The medium rectangle is the most served banner size on Google’s display networks. It captures a third of all served ad impressions.
– Ad Impression Share: 32%
The leaderboard is the second most served banner format on the display network; just one percentage point behind the medium rectangle.
– Ad Impression Share: 13%
With an impression share of 13%, the wide skyscraper is the third most popular banner size on the display network.
– Ad Impression Share: 3%
The ‘banner’ comes in fourth with an impression share of 3%.
– Ad Impression Share: 2%
The smaller version of the skyscraper captures 2% of all served impressions.
A series of images are created, each slightly different from the one before, similar to the way animated cartoons are created. For example, in an animated GIF file of a cow lifting its head and mooing, the first image may have the cow’s head down with its mouth closed, while the second image will have the cow’s head up slightly from the ground and the mouth beginning to open slightly. Additional images are created showing the series of the intended movement.
Defined very simply a User Interface design is the part of the product that faces the user when he looks at the site, and the User Experience is how they feel when they look at the site, aka the broad scope.
UX is the acronym for “User Experience.” UX design brings a decidedly left brain component to a digital experience and may encompass the design of apps or other software products as well as websites. While a good web designer is focused on the end user’s experience, the UX designer takes it to the next level and applies a specific methodology around the user.
The UX process generally begins with a strong research component resulting in an articulation of a specific, desired end state and the customer journey(s) needed to get there. This involves the development of User Personas (detailed demographic, psychographic portraits of various types of users and what motivates them) and a collaborative, iterative approach to defining the story arc and the functionality required.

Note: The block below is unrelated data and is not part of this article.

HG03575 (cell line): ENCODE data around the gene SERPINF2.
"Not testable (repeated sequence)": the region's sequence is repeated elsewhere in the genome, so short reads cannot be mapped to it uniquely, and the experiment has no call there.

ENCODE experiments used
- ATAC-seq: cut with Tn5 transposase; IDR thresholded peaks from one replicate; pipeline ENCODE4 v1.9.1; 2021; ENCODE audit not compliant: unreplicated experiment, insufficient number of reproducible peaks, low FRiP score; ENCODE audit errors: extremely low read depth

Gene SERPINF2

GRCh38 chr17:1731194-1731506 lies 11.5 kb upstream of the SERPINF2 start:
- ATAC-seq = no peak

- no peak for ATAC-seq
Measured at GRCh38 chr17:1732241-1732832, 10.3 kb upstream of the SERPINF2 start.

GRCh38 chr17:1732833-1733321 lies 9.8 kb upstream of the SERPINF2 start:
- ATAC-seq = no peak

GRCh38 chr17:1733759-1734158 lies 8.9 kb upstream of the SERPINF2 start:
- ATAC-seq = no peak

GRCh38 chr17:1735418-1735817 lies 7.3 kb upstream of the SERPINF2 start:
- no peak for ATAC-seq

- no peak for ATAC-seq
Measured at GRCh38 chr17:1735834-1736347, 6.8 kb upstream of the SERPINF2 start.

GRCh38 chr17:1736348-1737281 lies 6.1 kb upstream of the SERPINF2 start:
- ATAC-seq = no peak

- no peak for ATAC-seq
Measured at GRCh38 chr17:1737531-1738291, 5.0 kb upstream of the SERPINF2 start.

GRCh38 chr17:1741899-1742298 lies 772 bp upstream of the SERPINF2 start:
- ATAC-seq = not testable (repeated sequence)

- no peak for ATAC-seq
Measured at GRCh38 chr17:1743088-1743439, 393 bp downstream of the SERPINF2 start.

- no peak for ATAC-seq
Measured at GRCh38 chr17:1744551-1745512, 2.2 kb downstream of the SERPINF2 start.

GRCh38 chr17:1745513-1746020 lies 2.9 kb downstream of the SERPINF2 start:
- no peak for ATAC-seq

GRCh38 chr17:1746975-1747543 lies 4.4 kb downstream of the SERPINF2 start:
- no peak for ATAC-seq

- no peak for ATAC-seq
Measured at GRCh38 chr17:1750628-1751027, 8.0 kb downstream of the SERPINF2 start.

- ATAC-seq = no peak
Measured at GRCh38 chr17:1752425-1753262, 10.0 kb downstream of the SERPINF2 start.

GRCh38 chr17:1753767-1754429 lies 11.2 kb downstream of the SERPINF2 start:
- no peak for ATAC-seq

Before design is contemplated, the UX designer will create clickable prototypes or simple static wireframes. The UX designer will then observe the client navigating through this prototype in an informal or formal usability testing process, depending on the scope of the job. Usability testing may happen again after design has been applied and before launch of a website or application.
A strong focus on UX may be a good fit for websites of some complexity due to:
UI stands for User Interface, which comes out of the software world in which the User Interface of a product IS the product. UI designers traditionally are experts in designing machine to human interfaces. The adage “Form Follows Function” is the operating principal in UI Design.
With regard to websites, UI Design is more synonymous with front-end development, i.e., managing complex information, tasks and workflows and distilling it into screens and flows that are intutitive and make something complex appear simple. In essence, UI Design represents the intersection of programming and design.